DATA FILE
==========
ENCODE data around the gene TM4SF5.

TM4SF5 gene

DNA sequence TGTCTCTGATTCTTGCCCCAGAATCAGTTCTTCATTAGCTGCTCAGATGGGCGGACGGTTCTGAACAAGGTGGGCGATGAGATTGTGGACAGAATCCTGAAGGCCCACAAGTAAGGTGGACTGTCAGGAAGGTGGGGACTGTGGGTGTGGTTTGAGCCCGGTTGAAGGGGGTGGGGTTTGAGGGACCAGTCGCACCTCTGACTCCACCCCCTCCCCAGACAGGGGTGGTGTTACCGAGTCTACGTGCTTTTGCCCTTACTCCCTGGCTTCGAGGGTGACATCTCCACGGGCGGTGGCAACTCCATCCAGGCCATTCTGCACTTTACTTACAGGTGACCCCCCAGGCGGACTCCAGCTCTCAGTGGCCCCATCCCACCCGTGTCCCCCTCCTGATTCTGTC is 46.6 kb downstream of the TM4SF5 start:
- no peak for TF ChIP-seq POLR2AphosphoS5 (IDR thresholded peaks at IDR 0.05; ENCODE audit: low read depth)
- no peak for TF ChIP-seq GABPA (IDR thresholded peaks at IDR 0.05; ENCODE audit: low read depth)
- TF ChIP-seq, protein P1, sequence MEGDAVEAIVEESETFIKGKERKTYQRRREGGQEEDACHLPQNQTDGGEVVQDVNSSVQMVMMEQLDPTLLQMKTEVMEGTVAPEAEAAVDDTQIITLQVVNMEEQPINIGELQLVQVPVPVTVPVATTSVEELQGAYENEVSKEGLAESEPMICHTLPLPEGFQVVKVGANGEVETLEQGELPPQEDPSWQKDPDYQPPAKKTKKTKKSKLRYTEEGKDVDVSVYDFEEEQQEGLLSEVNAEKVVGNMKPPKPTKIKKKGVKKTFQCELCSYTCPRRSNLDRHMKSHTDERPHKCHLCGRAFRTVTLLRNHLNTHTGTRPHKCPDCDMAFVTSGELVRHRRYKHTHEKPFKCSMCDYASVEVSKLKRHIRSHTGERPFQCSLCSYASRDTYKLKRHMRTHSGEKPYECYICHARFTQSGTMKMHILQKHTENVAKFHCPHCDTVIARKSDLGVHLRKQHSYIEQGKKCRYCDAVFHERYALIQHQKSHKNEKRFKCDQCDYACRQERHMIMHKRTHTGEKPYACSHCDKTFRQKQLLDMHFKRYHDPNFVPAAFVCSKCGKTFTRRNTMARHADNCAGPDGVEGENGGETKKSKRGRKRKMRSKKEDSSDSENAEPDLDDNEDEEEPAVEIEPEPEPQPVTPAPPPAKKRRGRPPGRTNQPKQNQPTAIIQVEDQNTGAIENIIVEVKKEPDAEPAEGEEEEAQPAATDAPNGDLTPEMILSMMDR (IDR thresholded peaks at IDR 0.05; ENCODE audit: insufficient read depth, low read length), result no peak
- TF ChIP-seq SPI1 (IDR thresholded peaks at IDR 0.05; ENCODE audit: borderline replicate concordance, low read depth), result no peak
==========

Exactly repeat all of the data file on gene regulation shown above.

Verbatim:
ENCODE data around the gene TM4SF5.

TM4SF5 gene

DNA sequence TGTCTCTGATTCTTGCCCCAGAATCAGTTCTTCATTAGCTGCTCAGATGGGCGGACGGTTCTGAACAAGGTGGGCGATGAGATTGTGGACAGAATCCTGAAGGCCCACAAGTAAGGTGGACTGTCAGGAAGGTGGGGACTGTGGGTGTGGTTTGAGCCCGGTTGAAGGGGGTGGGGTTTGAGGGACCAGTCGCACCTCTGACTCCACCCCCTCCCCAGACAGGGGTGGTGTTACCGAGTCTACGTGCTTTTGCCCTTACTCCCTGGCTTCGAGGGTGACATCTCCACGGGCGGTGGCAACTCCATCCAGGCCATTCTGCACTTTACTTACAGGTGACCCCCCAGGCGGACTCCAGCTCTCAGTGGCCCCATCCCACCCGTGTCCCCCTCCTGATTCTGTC is 46.6 kb downstream of the TM4SF5 start:
- no peak for TF ChIP-seq POLR2AphosphoS5 (IDR thresholded peaks at IDR 0.05; ENCODE audit: low read depth)
- no peak for TF ChIP-seq GABPA (IDR thresholded peaks at IDR 0.05; ENCODE audit: low read depth)
- TF ChIP-seq, protein P1, sequence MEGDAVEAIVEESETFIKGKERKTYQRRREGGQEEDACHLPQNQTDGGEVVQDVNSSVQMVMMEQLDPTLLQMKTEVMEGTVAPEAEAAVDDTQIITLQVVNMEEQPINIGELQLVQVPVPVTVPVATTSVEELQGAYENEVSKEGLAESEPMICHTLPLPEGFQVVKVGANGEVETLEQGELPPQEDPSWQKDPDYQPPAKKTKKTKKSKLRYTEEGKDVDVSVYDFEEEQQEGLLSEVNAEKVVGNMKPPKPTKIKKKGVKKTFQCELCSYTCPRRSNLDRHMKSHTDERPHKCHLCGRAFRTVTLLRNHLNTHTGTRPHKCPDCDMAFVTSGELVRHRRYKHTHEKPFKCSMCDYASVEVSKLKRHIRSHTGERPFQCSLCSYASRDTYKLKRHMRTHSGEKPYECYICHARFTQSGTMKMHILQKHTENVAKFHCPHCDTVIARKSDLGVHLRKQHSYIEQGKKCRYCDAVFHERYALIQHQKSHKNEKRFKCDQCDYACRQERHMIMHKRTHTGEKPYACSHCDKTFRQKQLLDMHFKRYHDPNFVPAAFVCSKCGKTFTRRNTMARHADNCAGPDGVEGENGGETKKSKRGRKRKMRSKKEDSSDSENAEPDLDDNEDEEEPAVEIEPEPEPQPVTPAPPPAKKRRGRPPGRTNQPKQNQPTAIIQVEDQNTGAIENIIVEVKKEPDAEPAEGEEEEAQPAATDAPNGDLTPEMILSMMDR (IDR thresholded peaks at IDR 0.05; ENCODE audit: insufficient read depth, low read length), result no peak
- TF ChIP-seq SPI1 (IDR thresholded peaks at IDR 0.05; ENCODE audit: borderline replicate concordance, low read depth), result no peak